Or “I don’t have TIME to understand Maven; I’ve got work to do!”
A big part of developing a plugin is seeing it work inside the base product. For Jira plugins, this is accomplished using the maven-jira-plugin. There are two options for getting your plugin to run inside the host application: adding it as a bundledArtifact, or as a pluginArtifact. If you examine the configuration of an established plugin, like GreenHopper or any of Jira’s bundled plugins, you might see multiple plugins configured, using either method. For example, making use of the jira-func-test-plugin or the jira-testkit-plugin to assist with writing integration tests, or the atlassian-qunit-plugin to run QUnit tests.
Why are there two ways? I always get confused by this, so I looked up the documentation. It quite clearly states:
Specifies other Atlassian plugins that your plugin depends on to work properly. These plugin artifacts will be installed into the product along with your plugin.
Specifies other Atlassian plugins that your plugin depends on to work properly. These plugin artifacts will be treated as bundled by the product, meaning they can be disabled but not removed. The product will always make a bundled plugin available at startup, even if it was removed previously. By contrast, plugin artifacts can be removed after installation at any time, and they will stay gone until they are manually reinstalled.
Ask yourself this question — is the plugin you are developing always going to be a bundled plugin i.e. not removable by administrators? If so, add it as a bundledArtifact. Simple.
But does it really make a difference? This configuration is purely for development purposes. What does it matter if your plugin is treated as bundled? As I found out today, it matters if you plan on doing any sort of integration testing around your plugin’s interactions with Atlassian’s Universal Plugin Manager (UPM).
I wrote a WebDriver test that re-used UPM’s PageObject library to drive licensing changes. In my development environment, everything was working just fine. But when the test ran in Bamboo, it failed. Initially, I thought the failure was due to a “flaky” PageObject. We call PageObjects “flaky” if they bind correctly to the DOM in a low-latency environment, like your workstation, but fail to bind due to timeouts or StaleElementExceptions in an environment where there is more latency, such as a Remote Agent. However, I realised that UPM’s PageObjects weren’t flaky. When I re-ran my test locally in the IDE, with the Slo-mo Filter enabled (which you can get by using the jira-func-test-plugin, by the way), it still passed.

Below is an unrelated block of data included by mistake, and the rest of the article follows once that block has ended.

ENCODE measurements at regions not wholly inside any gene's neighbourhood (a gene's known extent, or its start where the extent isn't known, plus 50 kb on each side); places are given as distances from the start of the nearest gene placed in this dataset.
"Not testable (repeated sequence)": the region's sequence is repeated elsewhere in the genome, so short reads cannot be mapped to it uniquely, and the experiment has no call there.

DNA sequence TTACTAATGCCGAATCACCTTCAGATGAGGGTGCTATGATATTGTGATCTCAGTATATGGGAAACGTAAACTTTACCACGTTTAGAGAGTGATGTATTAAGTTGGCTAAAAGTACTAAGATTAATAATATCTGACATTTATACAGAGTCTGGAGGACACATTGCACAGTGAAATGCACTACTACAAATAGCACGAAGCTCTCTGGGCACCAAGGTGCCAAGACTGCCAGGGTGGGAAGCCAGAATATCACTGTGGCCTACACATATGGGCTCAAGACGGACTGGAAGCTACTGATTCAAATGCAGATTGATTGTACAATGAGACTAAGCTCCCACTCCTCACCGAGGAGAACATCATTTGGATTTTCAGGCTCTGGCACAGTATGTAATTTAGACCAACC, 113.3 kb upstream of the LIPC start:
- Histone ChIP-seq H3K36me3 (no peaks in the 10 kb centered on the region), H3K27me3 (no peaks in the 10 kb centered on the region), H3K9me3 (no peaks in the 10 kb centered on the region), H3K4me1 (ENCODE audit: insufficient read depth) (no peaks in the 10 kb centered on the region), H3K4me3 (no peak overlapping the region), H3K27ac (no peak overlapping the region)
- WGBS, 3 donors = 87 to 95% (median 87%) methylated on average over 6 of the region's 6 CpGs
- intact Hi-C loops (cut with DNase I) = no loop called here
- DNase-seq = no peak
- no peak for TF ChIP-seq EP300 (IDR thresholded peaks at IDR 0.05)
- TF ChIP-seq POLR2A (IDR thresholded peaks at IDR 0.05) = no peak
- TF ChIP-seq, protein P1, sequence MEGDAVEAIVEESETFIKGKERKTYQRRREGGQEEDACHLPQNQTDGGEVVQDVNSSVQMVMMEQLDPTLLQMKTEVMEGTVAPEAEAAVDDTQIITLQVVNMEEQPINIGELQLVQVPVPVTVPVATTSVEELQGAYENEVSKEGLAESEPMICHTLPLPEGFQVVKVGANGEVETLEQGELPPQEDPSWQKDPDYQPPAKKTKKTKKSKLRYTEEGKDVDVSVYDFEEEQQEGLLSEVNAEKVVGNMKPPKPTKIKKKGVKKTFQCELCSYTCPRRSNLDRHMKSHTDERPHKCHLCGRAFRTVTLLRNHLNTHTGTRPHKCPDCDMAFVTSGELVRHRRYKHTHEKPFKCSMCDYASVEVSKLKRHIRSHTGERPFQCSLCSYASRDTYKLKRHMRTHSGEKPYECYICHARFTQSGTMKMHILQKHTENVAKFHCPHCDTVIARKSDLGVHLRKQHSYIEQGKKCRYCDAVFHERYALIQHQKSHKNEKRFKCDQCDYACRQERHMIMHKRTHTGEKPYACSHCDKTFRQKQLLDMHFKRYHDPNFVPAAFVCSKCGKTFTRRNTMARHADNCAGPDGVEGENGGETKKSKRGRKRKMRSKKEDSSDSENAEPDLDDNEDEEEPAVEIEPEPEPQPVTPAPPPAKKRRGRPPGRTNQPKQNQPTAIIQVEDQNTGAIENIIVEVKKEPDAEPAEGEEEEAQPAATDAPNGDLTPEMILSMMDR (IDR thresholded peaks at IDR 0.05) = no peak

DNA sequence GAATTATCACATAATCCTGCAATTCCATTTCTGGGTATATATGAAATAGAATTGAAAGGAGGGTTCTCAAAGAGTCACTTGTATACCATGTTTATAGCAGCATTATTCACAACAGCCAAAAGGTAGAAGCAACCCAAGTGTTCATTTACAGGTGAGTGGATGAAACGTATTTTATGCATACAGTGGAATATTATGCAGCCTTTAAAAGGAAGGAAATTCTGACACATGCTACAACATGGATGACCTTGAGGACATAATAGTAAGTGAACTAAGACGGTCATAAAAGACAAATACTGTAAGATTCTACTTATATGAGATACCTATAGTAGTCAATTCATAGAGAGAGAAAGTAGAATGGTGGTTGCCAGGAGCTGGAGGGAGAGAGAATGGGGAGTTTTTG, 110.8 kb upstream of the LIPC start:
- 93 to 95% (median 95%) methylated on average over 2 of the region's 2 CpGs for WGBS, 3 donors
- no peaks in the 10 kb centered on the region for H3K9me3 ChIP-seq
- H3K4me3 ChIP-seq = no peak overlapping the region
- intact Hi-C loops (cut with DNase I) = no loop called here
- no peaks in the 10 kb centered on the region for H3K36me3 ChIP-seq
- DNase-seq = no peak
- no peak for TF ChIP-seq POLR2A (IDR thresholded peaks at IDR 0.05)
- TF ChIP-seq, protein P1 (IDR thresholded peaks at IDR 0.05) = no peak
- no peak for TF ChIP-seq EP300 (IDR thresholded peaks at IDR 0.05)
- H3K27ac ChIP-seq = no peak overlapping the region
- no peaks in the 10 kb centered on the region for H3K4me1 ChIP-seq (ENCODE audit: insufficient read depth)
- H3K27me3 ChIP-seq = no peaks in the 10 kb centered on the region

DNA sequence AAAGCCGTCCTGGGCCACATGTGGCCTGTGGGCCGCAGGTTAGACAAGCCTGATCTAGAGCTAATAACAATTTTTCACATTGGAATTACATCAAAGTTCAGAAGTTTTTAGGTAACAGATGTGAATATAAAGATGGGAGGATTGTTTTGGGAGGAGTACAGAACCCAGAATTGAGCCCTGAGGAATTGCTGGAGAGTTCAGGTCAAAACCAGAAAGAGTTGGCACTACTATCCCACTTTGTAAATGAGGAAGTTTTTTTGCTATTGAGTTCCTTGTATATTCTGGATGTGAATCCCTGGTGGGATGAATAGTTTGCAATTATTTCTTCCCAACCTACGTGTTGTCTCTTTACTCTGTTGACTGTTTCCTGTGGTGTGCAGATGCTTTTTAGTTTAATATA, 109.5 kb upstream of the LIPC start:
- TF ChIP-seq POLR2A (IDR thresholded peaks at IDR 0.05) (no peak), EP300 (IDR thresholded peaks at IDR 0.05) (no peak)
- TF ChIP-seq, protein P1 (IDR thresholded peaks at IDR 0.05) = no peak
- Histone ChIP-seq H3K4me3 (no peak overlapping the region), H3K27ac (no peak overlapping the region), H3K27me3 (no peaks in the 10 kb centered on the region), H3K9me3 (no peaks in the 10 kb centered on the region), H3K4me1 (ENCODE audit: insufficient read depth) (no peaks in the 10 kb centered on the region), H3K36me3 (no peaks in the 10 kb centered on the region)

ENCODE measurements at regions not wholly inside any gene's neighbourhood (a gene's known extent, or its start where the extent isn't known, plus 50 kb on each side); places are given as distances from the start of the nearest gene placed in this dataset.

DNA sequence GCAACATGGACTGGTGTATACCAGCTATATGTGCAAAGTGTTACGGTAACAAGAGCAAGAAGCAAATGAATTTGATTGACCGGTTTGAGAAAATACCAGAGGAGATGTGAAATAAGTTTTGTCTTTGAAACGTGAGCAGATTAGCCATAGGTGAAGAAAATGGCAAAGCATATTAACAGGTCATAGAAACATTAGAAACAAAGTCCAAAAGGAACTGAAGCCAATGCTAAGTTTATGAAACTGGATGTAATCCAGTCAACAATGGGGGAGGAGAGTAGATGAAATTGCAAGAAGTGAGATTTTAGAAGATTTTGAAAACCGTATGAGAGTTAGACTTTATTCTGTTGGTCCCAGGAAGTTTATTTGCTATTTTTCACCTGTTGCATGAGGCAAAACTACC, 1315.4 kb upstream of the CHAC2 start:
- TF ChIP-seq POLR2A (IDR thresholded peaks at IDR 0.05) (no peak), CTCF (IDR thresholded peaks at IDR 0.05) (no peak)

The golden rule of test failure debugging is “try it from the command line”. We introduced a profile in our integration test POM that allows us to run a single test via mvn verify. So I ran the command and eagerly awaited the failure to appear before me. And sure enough, it did. The problem arose when my test attempted to “expand” the plugin’s details on the UPM page, to extract some license information. The PageObject couldn’t perform the task, because there was nothing to expand – the plugin was hidden away in the “System Plugins” section of the page.
Flipping back to the POM file for our integration test module, I quickly realised why this was the case – we had declared that the plugin should be installed as a bundled artifact instead of a plugin artifact. Moving the configuration across to the other XML block fixed the problem instantly. But it’s easy to see how we got in the predicament in the first place – both ways of installing a plugin were being used for different artifacts, and we probably just added it to the one that had more blocks in it.
Now, I will never forget the difference between the two. And hopefully, you won’t either!